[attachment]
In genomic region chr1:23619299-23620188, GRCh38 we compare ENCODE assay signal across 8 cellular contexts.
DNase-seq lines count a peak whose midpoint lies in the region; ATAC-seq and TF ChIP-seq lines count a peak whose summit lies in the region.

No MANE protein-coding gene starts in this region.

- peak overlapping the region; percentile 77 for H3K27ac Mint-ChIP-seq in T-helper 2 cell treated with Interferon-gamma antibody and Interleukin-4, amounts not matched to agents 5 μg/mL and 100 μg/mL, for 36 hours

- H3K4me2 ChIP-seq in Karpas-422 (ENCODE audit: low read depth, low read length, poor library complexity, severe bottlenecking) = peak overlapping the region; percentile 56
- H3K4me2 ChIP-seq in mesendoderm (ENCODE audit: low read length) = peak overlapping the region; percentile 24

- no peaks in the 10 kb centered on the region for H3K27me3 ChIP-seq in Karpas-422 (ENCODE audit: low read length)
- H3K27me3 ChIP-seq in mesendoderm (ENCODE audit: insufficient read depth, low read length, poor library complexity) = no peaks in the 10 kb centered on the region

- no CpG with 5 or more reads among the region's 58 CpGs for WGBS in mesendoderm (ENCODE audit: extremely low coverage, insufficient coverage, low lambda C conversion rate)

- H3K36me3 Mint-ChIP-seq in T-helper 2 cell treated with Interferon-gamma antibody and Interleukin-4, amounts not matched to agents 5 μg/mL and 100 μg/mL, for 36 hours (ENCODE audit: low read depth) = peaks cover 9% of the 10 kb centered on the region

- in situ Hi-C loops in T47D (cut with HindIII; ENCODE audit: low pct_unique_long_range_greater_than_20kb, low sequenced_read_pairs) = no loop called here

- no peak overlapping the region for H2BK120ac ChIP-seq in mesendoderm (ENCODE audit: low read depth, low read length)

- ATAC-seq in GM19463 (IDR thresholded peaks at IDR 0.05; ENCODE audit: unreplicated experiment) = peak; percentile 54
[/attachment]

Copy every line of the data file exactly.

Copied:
In genomic region chr1:23619299-23620188, GRCh38 we compare ENCODE assay signal across 8 cellular contexts.
DNase-seq lines count a peak whose midpoint lies in the region; ATAC-seq and TF ChIP-seq lines count a peak whose summit lies in the region.

No MANE protein-coding gene starts in this region.

- peak overlapping the region; percentile 77 for H3K27ac Mint-ChIP-seq in T-helper 2 cell treated with Interferon-gamma antibody and Interleukin-4, amounts not matched to agents 5 μg/mL and 100 μg/mL, for 36 hours

- H3K4me2 ChIP-seq in Karpas-422 (ENCODE audit: low read depth, low read length, poor library complexity, severe bottlenecking) = peak overlapping the region; percentile 56
- H3K4me2 ChIP-seq in mesendoderm (ENCODE audit: low read length) = peak overlapping the region; percentile 24

- no peaks in the 10 kb centered on the region for H3K27me3 ChIP-seq in Karpas-422 (ENCODE audit: low read length)
- H3K27me3 ChIP-seq in mesendoderm (ENCODE audit: insufficient read depth, low read length, poor library complexity) = no peaks in the 10 kb centered on the region

- no CpG with 5 or more reads among the region's 58 CpGs for WGBS in mesendoderm (ENCODE audit: extremely low coverage, insufficient coverage, low lambda C conversion rate)

- H3K36me3 Mint-ChIP-seq in T-helper 2 cell treated with Interferon-gamma antibody and Interleukin-4, amounts not matched to agents 5 μg/mL and 100 μg/mL, for 36 hours (ENCODE audit: low read depth) = peaks cover 9% of the 10 kb centered on the region

- in situ Hi-C loops in T47D (cut with HindIII; ENCODE audit: low pct_unique_long_range_greater_than_20kb, low sequenced_read_pairs) = no loop called here

- no peak overlapping the region for H2BK120ac ChIP-seq in mesendoderm (ENCODE audit: low read depth, low read length)

- ATAC-seq in GM19463 (IDR thresholded peaks at IDR 0.05; ENCODE audit: unreplicated experiment) = peak; percentile 54